Protecting Our (White) Daughters: Immigration, Benevolent Sexism and Racial Resentment

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Smilan-Goldstein, Rachel, Government - Graduate School of Arts and Sciences, University of Virginia
Winter, Nicholas, AS-Dept of Politics, University of Virginia

In recent advocacy for restrictive immigration policies, conservative U.S. politicians have advanced a narrative of Latinx male criminality, with White women most commonly serving as victims. This particular anti-immigrant discourse links benevolent sexism with racial resentment and ethnocentrism to emphasize a need to protect White women from Latinx male immigrants. Calls to protect White women from imperilment by racially other men have a long history in Western political culture. Past research on immigration and public opinion has established that the race of immigrants is an important motivator of immigration policy views. This project shifts the focus of immigration and public opinion scholarship to consider how the identity of purported “victims” of immigration uniquely affects immigration attitudes. An analysis of CCES data finds that benevolent sexism has a notable impact on the immigration attitudes of White Americans. An original survey experiment finds that, among White Americans, benevolent sexism predicts anti-immigration attitudes only when the victim of a Latinx male immigrant’s crime is a White woman.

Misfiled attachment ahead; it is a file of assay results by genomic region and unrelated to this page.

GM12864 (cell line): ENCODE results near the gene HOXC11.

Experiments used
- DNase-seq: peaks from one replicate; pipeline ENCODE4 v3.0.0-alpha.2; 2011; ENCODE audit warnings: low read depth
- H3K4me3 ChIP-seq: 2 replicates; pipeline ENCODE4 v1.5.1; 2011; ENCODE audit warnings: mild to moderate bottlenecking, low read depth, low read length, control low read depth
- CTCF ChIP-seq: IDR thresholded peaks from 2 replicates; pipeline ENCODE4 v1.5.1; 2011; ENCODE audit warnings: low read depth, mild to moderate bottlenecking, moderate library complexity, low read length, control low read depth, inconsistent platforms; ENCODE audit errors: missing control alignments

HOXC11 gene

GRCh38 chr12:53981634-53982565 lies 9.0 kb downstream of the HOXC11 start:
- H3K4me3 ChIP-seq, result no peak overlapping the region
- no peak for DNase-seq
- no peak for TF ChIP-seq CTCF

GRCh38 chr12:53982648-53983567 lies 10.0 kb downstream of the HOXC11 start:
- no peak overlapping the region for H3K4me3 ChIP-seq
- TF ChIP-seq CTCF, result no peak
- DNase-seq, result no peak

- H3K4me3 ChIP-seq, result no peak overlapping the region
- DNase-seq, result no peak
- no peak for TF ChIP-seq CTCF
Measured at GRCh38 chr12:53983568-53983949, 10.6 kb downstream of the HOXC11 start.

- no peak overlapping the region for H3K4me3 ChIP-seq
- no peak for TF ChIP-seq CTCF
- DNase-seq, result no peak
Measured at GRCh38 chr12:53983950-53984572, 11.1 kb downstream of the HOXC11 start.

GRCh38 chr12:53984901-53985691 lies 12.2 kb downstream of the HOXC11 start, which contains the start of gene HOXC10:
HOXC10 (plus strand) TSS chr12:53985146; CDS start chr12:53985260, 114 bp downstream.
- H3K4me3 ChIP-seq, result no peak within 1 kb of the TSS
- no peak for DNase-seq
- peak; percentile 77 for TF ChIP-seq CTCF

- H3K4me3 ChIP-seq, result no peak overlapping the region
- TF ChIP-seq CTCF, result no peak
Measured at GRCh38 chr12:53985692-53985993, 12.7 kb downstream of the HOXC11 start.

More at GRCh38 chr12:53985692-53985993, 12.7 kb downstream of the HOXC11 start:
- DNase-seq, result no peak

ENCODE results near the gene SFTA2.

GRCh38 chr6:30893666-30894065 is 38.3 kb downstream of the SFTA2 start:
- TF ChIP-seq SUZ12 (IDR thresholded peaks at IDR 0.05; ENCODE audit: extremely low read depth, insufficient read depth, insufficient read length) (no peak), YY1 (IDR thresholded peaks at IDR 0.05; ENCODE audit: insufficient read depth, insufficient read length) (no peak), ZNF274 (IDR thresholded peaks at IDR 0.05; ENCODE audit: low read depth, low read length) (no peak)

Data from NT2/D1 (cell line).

MA (Master of Arts)
Immigration, Racial Resentment, Benevolent Sexism, Public Opinion
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